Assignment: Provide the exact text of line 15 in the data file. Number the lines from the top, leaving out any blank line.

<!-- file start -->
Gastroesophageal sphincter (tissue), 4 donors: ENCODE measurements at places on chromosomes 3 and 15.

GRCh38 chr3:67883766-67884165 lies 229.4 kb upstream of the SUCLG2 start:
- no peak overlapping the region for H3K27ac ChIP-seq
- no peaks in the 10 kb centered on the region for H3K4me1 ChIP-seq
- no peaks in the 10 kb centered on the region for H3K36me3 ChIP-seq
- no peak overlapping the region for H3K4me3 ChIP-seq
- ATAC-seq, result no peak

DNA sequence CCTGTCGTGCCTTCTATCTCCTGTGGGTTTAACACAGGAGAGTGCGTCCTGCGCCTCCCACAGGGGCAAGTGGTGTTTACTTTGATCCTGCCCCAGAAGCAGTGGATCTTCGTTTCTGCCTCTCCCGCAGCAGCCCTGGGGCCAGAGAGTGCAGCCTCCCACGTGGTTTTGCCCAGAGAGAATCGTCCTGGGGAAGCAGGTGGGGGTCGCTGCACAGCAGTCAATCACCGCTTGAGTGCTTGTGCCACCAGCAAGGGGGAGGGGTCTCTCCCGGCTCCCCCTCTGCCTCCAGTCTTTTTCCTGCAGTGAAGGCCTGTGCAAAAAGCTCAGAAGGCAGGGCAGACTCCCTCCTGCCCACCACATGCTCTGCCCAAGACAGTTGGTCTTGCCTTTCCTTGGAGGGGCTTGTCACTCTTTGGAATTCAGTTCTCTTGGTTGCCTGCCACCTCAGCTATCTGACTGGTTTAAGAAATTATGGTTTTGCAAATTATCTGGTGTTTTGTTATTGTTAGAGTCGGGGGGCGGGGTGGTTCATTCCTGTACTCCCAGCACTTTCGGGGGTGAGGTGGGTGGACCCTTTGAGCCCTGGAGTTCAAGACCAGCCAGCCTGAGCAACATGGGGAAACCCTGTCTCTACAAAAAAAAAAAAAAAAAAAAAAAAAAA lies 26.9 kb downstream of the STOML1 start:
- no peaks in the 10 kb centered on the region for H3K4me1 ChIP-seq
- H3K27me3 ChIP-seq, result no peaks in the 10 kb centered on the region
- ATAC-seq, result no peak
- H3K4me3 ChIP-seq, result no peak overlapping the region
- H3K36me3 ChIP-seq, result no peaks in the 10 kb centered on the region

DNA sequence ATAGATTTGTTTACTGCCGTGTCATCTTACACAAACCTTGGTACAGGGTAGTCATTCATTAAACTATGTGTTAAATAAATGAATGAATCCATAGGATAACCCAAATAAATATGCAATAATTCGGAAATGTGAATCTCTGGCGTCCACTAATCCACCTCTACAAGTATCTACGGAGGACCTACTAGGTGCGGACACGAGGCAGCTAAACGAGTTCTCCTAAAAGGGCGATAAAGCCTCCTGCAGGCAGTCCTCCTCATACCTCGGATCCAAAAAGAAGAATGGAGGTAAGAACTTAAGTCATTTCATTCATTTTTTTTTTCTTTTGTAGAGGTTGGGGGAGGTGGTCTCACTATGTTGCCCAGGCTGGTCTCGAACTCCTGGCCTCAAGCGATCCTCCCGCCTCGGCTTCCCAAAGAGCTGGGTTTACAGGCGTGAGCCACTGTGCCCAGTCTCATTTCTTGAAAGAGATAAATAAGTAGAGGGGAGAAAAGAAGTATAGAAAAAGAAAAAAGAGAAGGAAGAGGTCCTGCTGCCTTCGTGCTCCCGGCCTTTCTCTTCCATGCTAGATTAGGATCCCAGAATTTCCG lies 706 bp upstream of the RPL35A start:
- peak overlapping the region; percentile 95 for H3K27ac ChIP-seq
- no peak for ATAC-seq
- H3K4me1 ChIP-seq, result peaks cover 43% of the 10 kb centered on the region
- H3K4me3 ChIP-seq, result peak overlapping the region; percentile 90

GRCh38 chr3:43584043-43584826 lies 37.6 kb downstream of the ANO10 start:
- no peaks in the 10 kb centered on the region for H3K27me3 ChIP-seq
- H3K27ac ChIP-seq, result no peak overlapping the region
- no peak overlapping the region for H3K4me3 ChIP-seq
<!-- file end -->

- peak overlapping the region; percentile 95 for H3K27ac ChIP-seq